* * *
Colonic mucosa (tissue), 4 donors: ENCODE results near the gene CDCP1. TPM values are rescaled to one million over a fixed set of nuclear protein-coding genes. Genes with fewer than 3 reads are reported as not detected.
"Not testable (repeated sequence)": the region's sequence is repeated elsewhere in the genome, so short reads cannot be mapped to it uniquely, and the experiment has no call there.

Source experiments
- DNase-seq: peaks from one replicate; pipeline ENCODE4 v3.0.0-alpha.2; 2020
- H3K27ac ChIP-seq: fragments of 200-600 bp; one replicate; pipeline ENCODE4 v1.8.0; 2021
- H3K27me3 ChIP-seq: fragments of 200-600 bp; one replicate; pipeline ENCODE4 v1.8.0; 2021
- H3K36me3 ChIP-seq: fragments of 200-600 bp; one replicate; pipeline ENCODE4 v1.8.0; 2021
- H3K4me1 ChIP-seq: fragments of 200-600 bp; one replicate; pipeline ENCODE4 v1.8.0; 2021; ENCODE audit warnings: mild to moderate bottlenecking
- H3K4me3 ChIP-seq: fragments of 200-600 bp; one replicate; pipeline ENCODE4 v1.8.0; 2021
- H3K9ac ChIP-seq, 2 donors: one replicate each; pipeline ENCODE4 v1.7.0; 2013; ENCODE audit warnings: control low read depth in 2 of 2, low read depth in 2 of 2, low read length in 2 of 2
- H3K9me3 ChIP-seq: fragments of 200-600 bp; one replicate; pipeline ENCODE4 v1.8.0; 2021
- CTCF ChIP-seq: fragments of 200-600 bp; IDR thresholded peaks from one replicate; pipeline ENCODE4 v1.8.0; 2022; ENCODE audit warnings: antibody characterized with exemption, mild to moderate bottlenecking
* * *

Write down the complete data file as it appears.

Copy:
Colonic mucosa (tissue), 4 donors: ENCODE results near the gene CDCP1. TPM values are rescaled to one million over a fixed set of nuclear protein-coding genes. Genes with fewer than 3 reads are reported as not detected.
"Not testable (repeated sequence)": the region's sequence is repeated elsewhere in the genome, so short reads cannot be mapped to it uniquely, and the experiment has no call there.

Source experiments
- DNase-seq: peaks from one replicate; pipeline ENCODE4 v3.0.0-alpha.2; 2020
- H3K27ac ChIP-seq: fragments of 200-600 bp; one replicate; pipeline ENCODE4 v1.8.0; 2021
- H3K27me3 ChIP-seq: fragments of 200-600 bp; one replicate; pipeline ENCODE4 v1.8.0; 2021
- H3K36me3 ChIP-seq: fragments of 200-600 bp; one replicate; pipeline ENCODE4 v1.8.0; 2021
- H3K4me1 ChIP-seq: fragments of 200-600 bp; one replicate; pipeline ENCODE4 v1.8.0; 2021; ENCODE audit warnings: mild to moderate bottlenecking
- H3K4me3 ChIP-seq: fragments of 200-600 bp; one replicate; pipeline ENCODE4 v1.8.0; 2021
- H3K9ac ChIP-seq, 2 donors: one replicate each; pipeline ENCODE4 v1.7.0; 2013; ENCODE audit warnings: control low read depth in 2 of 2, low read depth in 2 of 2, low read length in 2 of 2
- H3K9me3 ChIP-seq: fragments of 200-600 bp; one replicate; pipeline ENCODE4 v1.8.0; 2021
- CTCF ChIP-seq: fragments of 200-600 bp; IDR thresholded peaks from one replicate; pipeline ENCODE4 v1.8.0; 2022; ENCODE audit warnings: antibody characterized with exemption, mild to moderate bottlenecking